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Published on : Jul 16, 2015

In nearly 80 years, Mexico has opened up the doors to its oil industry to foreign investors for the first time. The North American country has decided to sell of 14 oil exploration blocks in the Gulf of Mexico.

In the bidding, however, only two of these blocks were sold, falling far short of the expectations set by the Mexican government from the long-nationalized industry to foreign and private investors.

In the pivotal auctioning of 14 blocks of oil and gas reserves of Wednesday, the government had planned to open the industry so as to encourage investments from the private sector and boost oil production. Of the originally planned 25 companies, only nine took part in the auction.

Production and shallow water exploration contracts were awarded to the same group formed by U.S. firm Talos Energy, Mexico’s Sierra Oil & Gas, and Britain's Premier Oil.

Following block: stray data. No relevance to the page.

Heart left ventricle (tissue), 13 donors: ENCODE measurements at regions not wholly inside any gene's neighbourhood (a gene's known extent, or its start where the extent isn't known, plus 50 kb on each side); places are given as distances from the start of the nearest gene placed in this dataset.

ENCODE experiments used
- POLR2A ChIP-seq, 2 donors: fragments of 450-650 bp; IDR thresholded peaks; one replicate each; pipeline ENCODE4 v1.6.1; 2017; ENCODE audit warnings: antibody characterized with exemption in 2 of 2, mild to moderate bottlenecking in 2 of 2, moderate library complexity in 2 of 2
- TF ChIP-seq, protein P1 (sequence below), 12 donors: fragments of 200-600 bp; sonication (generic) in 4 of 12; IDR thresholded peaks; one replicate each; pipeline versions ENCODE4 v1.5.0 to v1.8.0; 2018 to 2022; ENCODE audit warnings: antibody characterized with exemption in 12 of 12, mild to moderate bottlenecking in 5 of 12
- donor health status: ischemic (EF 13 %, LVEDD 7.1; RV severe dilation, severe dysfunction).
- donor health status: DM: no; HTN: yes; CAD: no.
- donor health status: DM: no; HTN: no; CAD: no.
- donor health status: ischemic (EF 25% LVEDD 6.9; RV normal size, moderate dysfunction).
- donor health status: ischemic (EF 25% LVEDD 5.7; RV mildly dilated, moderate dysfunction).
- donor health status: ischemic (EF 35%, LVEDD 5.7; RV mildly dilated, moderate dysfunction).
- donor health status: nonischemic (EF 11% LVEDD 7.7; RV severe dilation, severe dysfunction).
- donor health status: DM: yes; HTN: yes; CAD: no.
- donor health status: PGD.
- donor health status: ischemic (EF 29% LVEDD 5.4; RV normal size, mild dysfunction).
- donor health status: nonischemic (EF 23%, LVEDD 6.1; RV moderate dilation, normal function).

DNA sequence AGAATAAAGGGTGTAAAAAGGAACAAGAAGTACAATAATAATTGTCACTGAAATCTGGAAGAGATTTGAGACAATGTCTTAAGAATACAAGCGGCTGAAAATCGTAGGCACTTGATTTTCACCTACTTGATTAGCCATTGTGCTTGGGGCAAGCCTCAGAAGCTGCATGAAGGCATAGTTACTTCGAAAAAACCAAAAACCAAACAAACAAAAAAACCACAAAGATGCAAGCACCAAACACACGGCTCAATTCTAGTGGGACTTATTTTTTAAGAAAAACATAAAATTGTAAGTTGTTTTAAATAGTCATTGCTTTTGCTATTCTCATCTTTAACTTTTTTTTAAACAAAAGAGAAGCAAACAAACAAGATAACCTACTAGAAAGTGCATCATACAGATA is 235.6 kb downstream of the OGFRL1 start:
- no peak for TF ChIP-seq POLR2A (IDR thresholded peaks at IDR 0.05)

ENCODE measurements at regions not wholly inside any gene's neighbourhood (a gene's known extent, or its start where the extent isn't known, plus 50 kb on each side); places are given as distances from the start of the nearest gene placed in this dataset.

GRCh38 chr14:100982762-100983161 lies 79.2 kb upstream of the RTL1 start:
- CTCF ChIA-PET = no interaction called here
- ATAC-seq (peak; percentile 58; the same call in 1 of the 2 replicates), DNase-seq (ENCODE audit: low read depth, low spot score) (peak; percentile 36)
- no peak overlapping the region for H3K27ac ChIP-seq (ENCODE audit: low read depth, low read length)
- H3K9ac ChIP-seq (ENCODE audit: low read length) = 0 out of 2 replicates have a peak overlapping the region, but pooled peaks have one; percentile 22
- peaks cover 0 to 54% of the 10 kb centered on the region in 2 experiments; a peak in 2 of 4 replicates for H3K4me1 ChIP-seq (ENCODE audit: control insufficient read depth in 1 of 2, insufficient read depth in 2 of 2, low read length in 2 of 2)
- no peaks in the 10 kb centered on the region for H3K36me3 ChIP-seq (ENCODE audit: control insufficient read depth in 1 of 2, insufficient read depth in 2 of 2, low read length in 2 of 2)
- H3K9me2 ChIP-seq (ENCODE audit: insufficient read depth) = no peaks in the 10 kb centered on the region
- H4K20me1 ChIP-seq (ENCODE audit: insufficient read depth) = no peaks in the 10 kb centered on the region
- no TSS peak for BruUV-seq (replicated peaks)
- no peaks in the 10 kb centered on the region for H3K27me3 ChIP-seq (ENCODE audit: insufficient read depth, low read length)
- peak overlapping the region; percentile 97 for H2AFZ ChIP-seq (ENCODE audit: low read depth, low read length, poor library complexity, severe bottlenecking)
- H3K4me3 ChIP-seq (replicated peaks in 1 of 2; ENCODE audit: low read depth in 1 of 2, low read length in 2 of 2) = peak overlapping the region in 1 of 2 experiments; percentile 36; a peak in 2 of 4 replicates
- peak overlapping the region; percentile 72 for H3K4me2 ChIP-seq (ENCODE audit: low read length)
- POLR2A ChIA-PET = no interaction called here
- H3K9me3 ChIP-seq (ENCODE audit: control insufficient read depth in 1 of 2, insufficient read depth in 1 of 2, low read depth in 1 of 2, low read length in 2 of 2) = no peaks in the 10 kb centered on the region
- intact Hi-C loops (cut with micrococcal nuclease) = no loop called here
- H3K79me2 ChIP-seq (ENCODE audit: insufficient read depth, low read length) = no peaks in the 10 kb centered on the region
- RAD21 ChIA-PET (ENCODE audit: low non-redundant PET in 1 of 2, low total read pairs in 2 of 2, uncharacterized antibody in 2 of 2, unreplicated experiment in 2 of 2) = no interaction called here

No bids were received, or no offers cleared the bar set by the finance ministry of Mexico, for the other 12 blocks being offered in the auction. The start to the auctioning process, seen as a way for the country’s economic reform, has so far remained quite inauspicious.

In the second block, the bidding consortium won with an offer of giving 55.99 percent of pre-tax profits to Mexico, with an additional 10 per cent work program commitment.
The same consortium won for its bid for the seventh block with an offer of 68.99 per cent share of pre-tax profits, also an additional 10 per cent work program commitment.

The energy ministry had previously said that tat at least 30 percent, or nearly five contracts would be made sold out in the auction of the 14 blocks and that the blocks that were not sold would be tendered again at a later time.